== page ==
Neal Ford did a great comparison between Groovy and JRuby http://nealford.com/downloads/conferences/Comparing_Groovy_and_JRuby(Neal_Ford).pdf

About performance, it's superb for a dynamic language and Groovy 2.0 support static compilation making it really fly.

"With the @CompileStatic, the performance of Groovy is about 1-2 times slower than Java, and without Groovy, it's about 3-5 times slower. (...) This means to me that Groovy is ready for applications where performance has to be somewhat comparable to Java."

Performance Test: Groovy 2.0 vs. Java http://java.dzone.com/articles/groovy-20-performance-compared

If you never saw dynamic languages performance numbers, before you get stucked, please see benchmarks with other dynamic languages and web frameworks in a real use case (Groovy 1.8 - Grails 1.3.7): http://www.jtict.com/blog/rails-wicket-grails-play-lift-jsp/

Performance is ever relative to what you want to do. I've used Groovy since 2008 with great success on big projects. It's just make job done in time business need.

Hope that helps!

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I've done a small/medium size project in Grails (and of course Groovy) and enjoyed it. There were definite hurdles along the way. They included:

  • Lack of good debugging tools (I settled on using Netbeans because of its mostly native support for Grails, but it lacked a debugger... ugh)
  • Bugs in the web-flow features. Grails 1.1 has a newer version of Spring's web-flow which solved a lot of these problems.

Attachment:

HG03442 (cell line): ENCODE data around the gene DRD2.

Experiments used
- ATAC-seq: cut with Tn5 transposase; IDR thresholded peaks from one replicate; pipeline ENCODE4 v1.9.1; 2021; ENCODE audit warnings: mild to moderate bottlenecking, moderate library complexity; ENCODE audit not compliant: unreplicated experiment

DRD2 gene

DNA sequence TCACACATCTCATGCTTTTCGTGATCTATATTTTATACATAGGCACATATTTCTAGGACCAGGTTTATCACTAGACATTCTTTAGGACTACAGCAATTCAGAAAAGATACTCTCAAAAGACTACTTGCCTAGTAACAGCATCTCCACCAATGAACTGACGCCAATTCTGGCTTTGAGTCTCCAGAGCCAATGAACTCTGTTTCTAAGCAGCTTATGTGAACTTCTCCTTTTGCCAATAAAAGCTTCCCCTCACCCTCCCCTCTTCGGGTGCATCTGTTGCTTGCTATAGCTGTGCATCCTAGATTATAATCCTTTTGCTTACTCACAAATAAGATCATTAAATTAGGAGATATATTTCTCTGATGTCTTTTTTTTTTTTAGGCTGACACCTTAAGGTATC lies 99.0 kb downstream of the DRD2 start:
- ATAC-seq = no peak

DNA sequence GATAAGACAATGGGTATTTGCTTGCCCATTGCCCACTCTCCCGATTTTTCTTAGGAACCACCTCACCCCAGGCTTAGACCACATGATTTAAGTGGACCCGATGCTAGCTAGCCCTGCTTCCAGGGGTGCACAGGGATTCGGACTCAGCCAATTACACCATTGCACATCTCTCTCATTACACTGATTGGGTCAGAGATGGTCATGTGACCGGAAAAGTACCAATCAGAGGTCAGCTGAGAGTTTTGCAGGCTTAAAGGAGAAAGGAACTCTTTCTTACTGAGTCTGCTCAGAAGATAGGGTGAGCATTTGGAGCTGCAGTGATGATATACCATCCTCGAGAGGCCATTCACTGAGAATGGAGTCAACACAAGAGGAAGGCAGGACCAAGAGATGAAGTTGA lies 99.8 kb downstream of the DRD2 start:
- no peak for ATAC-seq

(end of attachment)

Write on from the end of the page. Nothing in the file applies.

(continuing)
• Weak jquery plugin support. I love jQuery, but it wasn't quite as well supported as prototype (and whatever the other javascript library that is supported out of the box). Nevertheless, AJAXy stuff was a pleasure to write using templates.
    • Difficulty dealing with enums and many-to-many relationships in GORM. Grails 1.1 will go a long way in address these problems.

Overall, I really enjoyed my experienced and learned a lot in a short amount of time. Grails 1.1 is a major upgrade that will make this framework enterprise ready. I'm really just waiting on good debugging tools. I guess I could stop being so cheap and just buy IntelliJ. I hear it's the best for Grails.

Coming from a Java background, the road to Grails seemed much more manageable than starting over with a whole new language and set of tools for Rails.

Andrew

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We recently implemented a medium-sized project with Groovy/Grails, Groovy having been chosen by the rest of the Java-dependent team. As is universally the case with Java, everything took longer than it could have. Though Groovy provides a much-needed relief from the verbose style of Java, it is still similar enough that one continually stumbles over the counter-intuitive syntax. The idea behind HLLs is to provide programming tools which facilitate human thought, not to require humans to think exactly like computers. Coming from a slightly different background, though quite familiar with Java, IMHO another language choice such as Ruby, Python or Clojure would have provided a better, more expeditious basis for the project. I am with Thoreau, in suggesting "Simplify, simplify, simplify", instead of the tired Java mantra, "Amplify, amplify amplify." Hoping pure Java, not the JVM, will join the programming dust heap along with COBOL.